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Jan. 13 , 2005
CONTACT: Carol Anderson
734.487.4400
carol.anderson@emich.edu

Seven professors to be honored with EMU teaching excellence awards Jan. 15

YPSILANTISeven Eastern Michigan University professors will be honored at the 14th Annual Teaching Excellence Awards Jan. 15 at McKenny Union. The event, hosted by the EMU Alumni Association and the Office of Alumni Relations, honors faculty who have distinguished themselves in the classroom. Faculty members are nominated by former students or other faculty.

“The Teaching Excellence Awards are a wonderful way for the alumni association to salute some of EMU’s outstanding teachers. One of EMU’s strengths has always been its faculty and these awards highlight their dedication to providing a quality education for our students,” said Vicki Reaume, executive director of alumni relations at EMU.

The recipients are:

P. George Bird, of Ypsilanti, professor, communication and theatre arts. Bird is being honored

for his 50 years at EMU as a teacher, director, designer, carpenter, electrician, sound engineer, shop supervisor, mentor and custodian. He has directed more than 60 plays and designed scenery and lighting for some 295 theatre productions.

Bird is not only among the best, he is the best, said one of his former students. Having started his career in the circus, he developed a great sense of humor that he uses with entertaining anecdotes from his career in the theatre. His overall knowledge of the theatrical process enables him to reach his students and, after half a century, Professor Bird knows it all and still teaches with the enthusiasm of a first-time professor, said a student. Bird received the 1997 Distinguished Faculty Award for Service and has a doctoral degree from the University of Wisconsin.

Betty Beard, of Brooklyn, professor, school of nursing.  Beard, who has been at EMU since 1976, is being honored as an outstanding teacher who is a role model for life-long learning and professionalism. She also is an example for new faculty who are learning to be effective educators and to colleagues who want to be successful researchers, said a former master’s degree student.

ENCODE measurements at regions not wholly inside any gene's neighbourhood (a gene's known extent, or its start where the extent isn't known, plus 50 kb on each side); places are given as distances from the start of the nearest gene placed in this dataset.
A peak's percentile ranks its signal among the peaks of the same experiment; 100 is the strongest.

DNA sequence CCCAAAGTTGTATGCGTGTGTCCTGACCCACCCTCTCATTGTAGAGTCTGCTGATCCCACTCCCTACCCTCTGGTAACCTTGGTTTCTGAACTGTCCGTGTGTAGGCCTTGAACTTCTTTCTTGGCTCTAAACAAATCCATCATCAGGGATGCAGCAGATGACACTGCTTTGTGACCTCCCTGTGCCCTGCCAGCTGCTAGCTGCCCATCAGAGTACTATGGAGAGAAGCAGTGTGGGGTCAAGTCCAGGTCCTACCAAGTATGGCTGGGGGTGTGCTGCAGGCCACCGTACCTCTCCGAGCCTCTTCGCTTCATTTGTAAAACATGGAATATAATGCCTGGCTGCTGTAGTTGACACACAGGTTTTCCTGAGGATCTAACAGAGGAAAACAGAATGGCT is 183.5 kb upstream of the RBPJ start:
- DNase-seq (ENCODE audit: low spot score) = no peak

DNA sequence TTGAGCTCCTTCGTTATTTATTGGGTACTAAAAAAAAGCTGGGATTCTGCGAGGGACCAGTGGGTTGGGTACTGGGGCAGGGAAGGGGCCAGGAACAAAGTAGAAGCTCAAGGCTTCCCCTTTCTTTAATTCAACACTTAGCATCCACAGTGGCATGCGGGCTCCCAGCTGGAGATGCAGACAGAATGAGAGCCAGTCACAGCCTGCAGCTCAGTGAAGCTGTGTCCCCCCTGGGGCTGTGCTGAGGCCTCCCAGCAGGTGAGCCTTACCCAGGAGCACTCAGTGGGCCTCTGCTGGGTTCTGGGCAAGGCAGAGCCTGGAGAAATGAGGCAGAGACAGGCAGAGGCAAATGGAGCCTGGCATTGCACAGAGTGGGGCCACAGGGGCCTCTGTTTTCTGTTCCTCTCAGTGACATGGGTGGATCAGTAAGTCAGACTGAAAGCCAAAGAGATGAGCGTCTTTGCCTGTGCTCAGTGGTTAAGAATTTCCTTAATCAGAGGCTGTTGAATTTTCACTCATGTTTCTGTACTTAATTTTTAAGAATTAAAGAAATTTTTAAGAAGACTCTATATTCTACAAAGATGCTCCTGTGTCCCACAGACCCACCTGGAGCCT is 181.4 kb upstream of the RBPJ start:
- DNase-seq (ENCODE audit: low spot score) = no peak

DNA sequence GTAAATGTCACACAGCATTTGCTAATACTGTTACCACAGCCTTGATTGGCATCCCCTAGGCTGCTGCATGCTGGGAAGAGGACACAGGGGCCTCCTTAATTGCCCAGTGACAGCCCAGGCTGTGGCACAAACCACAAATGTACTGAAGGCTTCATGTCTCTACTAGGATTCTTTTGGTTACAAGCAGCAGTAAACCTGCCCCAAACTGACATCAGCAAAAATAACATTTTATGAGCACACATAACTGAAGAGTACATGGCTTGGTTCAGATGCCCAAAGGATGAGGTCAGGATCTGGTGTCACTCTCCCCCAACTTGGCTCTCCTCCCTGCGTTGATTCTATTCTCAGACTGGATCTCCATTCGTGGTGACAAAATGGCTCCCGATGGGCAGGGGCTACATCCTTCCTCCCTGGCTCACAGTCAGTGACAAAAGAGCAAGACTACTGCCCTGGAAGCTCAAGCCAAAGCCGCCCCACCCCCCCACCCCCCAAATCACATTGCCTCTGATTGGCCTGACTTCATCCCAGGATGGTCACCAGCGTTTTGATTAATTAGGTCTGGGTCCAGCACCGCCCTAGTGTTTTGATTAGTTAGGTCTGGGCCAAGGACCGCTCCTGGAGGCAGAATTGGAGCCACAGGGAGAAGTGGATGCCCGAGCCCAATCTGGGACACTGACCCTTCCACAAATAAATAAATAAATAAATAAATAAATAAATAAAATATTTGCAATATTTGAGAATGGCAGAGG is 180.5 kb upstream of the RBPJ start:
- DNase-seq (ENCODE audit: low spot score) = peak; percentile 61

Beard designed and implemented the nurse educator certificate in the graduate program and has received a Fulbright Award involving research in Africa, where she worked with children orphaned due to AIDS.  She has a doctoral degree from the University of Michigan.

D. Kay Woodiel, of Canton, associate professor, health promotion/ human performance.  Woodiel is being honored as an outstanding teacher, mentor and resource for her students. She has an ability to translate her passion and scholarly knowledge of health education into an effective program of teaching, said a student. She creates a supportive and intellectually-challenging environment that fosters learning both inside and outside the classroom, said the student. Woodiel received a doctorate from the University of Arkansas.

Phillip Cardon, of Ypsilanti, associate professor, business and technology education. Cardon is being honored for his outstanding abilities as a teacher and his concern for the welfare and achievement of his students. Cardon connects with his students and has high expectations for their achievement, according to colleague Alvin Tessmer. Cardon received the Learning Institute for Technology Education Firefly Award in 2001 for his enthusiasm in the promotion and teaching of technology education. He has a doctorate from The Ohio State University.

Jean Bush-Bacelis, of Novi, professor, school of management. Bush-Bacelis is being honored as a teacher and researcher who inspires her students. Bush-Bacelis exemplifies teaching excellence in her classroom style, her ability to motivate and her long-lasting concern for her students, said a former student. She was a pioneer in the management department in the use of Academic-Service Learning and was one of the first professors in the department to put a course online. She has a doctorate from Wayne State University.

Betsy Morgan, of Canton, department head and professor, foreign languages and bilingual studies. Morgan is being honored for her style of teaching English as a second language. Morgan also creates a classroom atmosphere where students are free to make mistakes while learning the correct use of a word or words. “Dr. Morgan respects and accepts each individual beyond the differences [of] nations and races,” said a student. Morgan has a doctoral degree from SUNY Buffalo.

Michael McGuire, of Ypsilanti, professor of music, and director of music therapy.  McGuire is being honored for his motivational teaching skills and devotion to his students. 

“He has helped make it possible for me to learn to challenge myself and to grow in confidence,” said a former student. McGuire also has been a role model of community service, she said.

McGuire chairs the National Association for Music Therapy Subcommittee on Professional Competencies and is a board member for the Certification Board for Music Therapists. He has a master’s degree from State University College of New York at Fredonia.

Eastern Michigan University is a public, comprehensive university that offers programs in the arts, sciences and professions. EMU prepares students with the intellectual skills and practical experiences to succeed in their careers and lives, and to be better citizens.

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Eastern Michigan University is a public, comprehensive university that offers programs in the arts, sciences and professions. EMU prepares students with the intellectual skills and practical experiences to succeed in their career and lives, and to be better citizens.

Editor's Note: Looking for an expert source for a story? Check out EMU's Eastern Experts online at www.emich.edu/univcomm/easternexperts.


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